After my gas pump experience the other day my research revealed that my delayed awareness of the seriousness of the situation is not abnormal. In fact, it is a condition that is known as “normalcy bias.”

Basically, what that means is that if a person or group of people have never experienced a type of disaster or other traumatic experience, they tend to discount the possibility of it ever occurring.

I assume that’s why — despite the repeated warnings that prices for gas and everything else that depends on energy for its production and distribution would be going through the ceiling — that so many of us have ignored the threat.

It’s clearer to me today than it was a week ago that all of us could be on the brink of making some pretty severe changes in our lifestyle to cope with the economic hardships that appear to be on the horizon. Considering the numbers of people who are unemployed, surviving on food stamps or even homeless, there’s a real crisis out there that most of us just don’t fully comprehend.

What’s really scary is that all of the states and local governments are bankrupt and are quickly becoming unable to help support people who are in trouble. The federal government is in the same shape, and the dollar is losing its value quickly.

An even scarier scenario is that many people live beyond their means and amass big debts that will crush them should they become unemployed or lose a paycheck for any other reason.

Again, someone who has never lost a job or been unable to find one may not realize that it could indeed happen to them as well, according to the “normalcy bias” theory.

One of the examples of “normalcy bias” afflicting a whole group of people reportedly occurred in Germany in the 1930s when Jewish people who had lived in the country for generations failed to realize the dangers they faced from Adolph Hitler and his Nazi Party. These intelligent, affluent, accomplished and sophisticated people simply were unable to comprehend what was about to happen to them.

Some things are out of our direct, individual control as regards what could happen to the economy. But there is something that everyone probably needs to do in troubling times: I now remember financial experts on talk shows recently advising people to get out of debt, stay out of debt, start foregoing some luxuries, build a strong cash reserve to take care of basic needs and fill pantries with nonperishable foods.

Until my moment of awareness at the gas pump the other day, I might have considered such a plan to be a little alarmist, because like most people I know, I’ve never gone without anything. But that could change.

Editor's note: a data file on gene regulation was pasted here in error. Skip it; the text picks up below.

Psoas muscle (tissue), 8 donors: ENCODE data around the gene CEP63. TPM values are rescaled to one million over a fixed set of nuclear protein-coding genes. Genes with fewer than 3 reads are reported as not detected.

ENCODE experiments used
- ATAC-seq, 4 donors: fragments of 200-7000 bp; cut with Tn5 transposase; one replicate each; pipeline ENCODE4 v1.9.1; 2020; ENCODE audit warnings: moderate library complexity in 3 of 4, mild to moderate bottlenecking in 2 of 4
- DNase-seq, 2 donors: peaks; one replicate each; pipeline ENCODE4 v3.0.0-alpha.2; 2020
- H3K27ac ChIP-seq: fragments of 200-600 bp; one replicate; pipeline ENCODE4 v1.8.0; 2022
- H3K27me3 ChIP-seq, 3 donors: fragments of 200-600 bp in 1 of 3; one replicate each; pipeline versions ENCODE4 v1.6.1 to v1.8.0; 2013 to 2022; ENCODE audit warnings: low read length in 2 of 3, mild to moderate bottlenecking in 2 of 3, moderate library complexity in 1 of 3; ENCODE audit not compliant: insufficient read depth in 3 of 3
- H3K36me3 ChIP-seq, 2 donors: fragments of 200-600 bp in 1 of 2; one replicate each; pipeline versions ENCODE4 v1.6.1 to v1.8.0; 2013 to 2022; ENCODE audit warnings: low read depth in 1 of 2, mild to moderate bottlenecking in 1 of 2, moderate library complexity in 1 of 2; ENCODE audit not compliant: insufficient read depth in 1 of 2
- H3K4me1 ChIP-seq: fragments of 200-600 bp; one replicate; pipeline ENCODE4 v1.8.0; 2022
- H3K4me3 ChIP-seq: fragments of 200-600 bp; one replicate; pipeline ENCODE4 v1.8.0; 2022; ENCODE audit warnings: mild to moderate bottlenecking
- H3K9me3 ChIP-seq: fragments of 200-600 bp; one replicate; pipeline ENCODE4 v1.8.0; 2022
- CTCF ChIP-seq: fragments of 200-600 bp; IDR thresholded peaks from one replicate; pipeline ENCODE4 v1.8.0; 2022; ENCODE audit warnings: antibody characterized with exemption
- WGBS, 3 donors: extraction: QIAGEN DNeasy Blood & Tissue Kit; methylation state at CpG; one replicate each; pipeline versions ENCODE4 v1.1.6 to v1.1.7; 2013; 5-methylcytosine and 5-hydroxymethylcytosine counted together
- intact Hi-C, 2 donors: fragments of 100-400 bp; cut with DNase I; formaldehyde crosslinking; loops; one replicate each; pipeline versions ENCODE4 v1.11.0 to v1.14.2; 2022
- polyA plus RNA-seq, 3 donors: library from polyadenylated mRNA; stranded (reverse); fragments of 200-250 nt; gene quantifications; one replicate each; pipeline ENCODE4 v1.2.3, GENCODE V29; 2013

Now, it just seems like good common sense.

David Webb is a veteran journalist who has covered LGBT issues for the mainstream and alternative press for three decades. Email him at davidwaynewebb@yahoo.com.

—  John Wright

I’ll be on Israel Luna’s ‘The 10%’ today, but there’s a 0% chance I’ll be taking my clothes off

I’ll be on The 10% with Israel Luna at 3 p.m. today. Not sure what all we’ll be discussing, but you can bet it’ll be damned enlightening, and I’ll try to put no more than 10 percent of my foot in my mouth. You can watch the program live here. Just don’t expect me to take my clothes off.

—  John Wright

TV station suggested trans panic in San Antonio attack, but reports show it was more like rape

QSanAntonio has more on the alleged beating of a transgender woman on Sept. 23. The QSanAntonio report, which appears to be based on an actual police report, differs substantially from one posted by KENS Channel 5 last week. The TV station reported that the suspect hired the victim for sex and beat her after learning she was transgender. But according to QSanAntonio, the suspect actually raped the victim after she refused to have sex with him:

The victim told police that the man wanted to have sex but she said no. The man got angry and punched her in the face multiple times while screaming at her, “You want to be a woman!” The man pulled the truck over in a secluded area and the victim tried unsuccessfully to run away.

The man dragged the victim to a grassy area and pulled off her clothes and forced her to perform oral sex on him. The victim eventually was able to push the man away and run across the road to an apartment complex near the 3200 block of Hillcrest while her attacker drove away.

It was about 3 a.m. when the victim banged on the door of one apartment screaming “Please help me.” The apartment owner let the victim in and called police.

The QSanAntonio story goes on to say that police initially wrote “she” when referring to the victim in their report, but later crossed out the “s” to change it to “he.” So it wouldn’t be terribly surprising if we found out authorities were at least partly to blame for Channel 5′s sensationalized — and apparently inaccurate — story.

—  John Wright

It Took An Ellen DeGeneres Runway Cameo to Remember Richie Rich Still Makes Clothes

OH SNAP — Richie Rich, one-half of the now defunct Heatherette, yesterday shows off his New York Fashion Week runway model, who's clearly enjoying her time in New York.

CONTINUED »


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—  John Wright